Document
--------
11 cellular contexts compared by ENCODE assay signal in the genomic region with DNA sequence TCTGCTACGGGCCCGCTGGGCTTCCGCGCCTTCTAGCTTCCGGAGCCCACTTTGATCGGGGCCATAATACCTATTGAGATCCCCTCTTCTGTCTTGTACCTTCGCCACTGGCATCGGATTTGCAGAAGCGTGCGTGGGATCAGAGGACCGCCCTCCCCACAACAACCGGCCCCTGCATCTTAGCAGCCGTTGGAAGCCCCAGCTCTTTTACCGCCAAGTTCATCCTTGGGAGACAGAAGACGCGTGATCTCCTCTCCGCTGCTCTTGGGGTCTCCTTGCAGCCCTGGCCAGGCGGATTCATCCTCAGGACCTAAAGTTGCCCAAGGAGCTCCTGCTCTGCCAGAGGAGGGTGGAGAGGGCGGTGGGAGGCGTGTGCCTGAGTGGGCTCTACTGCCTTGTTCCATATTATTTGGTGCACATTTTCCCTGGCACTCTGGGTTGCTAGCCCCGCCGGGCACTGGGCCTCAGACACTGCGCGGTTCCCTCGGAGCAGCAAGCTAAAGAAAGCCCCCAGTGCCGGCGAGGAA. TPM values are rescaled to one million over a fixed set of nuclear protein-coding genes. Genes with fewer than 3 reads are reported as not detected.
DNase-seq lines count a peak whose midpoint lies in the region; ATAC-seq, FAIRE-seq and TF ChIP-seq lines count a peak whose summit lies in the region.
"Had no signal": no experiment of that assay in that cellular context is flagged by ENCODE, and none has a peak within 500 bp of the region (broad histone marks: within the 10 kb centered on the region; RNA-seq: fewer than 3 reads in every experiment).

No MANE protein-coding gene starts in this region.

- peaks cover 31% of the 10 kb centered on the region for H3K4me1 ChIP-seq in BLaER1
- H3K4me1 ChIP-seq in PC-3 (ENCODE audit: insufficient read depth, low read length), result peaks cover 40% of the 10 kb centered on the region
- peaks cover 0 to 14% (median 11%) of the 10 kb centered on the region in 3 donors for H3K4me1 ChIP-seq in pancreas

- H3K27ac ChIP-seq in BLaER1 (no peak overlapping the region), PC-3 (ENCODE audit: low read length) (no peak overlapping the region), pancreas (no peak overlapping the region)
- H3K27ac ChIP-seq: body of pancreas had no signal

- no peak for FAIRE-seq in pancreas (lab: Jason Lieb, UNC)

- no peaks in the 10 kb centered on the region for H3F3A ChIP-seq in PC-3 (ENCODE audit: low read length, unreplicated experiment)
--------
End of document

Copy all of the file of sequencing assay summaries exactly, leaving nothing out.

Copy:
11 cellular contexts compared by ENCODE assay signal in the genomic region with DNA sequence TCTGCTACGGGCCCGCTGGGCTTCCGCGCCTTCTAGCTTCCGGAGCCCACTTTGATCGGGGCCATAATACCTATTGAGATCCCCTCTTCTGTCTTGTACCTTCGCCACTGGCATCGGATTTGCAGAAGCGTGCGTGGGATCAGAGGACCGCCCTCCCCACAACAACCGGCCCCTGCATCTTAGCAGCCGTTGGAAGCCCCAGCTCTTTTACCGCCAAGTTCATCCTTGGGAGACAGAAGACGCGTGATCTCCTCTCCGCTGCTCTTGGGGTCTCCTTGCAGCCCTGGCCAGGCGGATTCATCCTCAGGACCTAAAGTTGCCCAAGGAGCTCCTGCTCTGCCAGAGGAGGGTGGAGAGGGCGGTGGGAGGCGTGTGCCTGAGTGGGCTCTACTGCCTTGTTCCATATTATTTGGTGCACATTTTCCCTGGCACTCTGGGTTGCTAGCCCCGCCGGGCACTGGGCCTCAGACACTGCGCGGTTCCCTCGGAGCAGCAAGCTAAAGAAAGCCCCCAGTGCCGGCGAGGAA. TPM values are rescaled to one million over a fixed set of nuclear protein-coding genes. Genes with fewer than 3 reads are reported as not detected.
DNase-seq lines count a peak whose midpoint lies in the region; ATAC-seq, FAIRE-seq and TF ChIP-seq lines count a peak whose summit lies in the region.
"Had no signal": no experiment of that assay in that cellular context is flagged by ENCODE, and none has a peak within 500 bp of the region (broad histone marks: within the 10 kb centered on the region; RNA-seq: fewer than 3 reads in every experiment).

No MANE protein-coding gene starts in this region.

- peaks cover 31% of the 10 kb centered on the region for H3K4me1 ChIP-seq in BLaER1
- H3K4me1 ChIP-seq in PC-3 (ENCODE audit: insufficient read depth, low read length), result peaks cover 40% of the 10 kb centered on the region
- peaks cover 0 to 14% (median 11%) of the 10 kb centered on the region in 3 donors for H3K4me1 ChIP-seq in pancreas

- H3K27ac ChIP-seq in BLaER1 (no peak overlapping the region), PC-3 (ENCODE audit: low read length) (no peak overlapping the region), pancreas (no peak overlapping the region)
- H3K27ac ChIP-seq: body of pancreas had no signal

- no peak for FAIRE-seq in pancreas (lab: Jason Lieb, UNC)

- no peaks in the 10 kb centered on the region for H3F3A ChIP-seq in PC-3 (ENCODE audit: low read length, unreplicated experiment)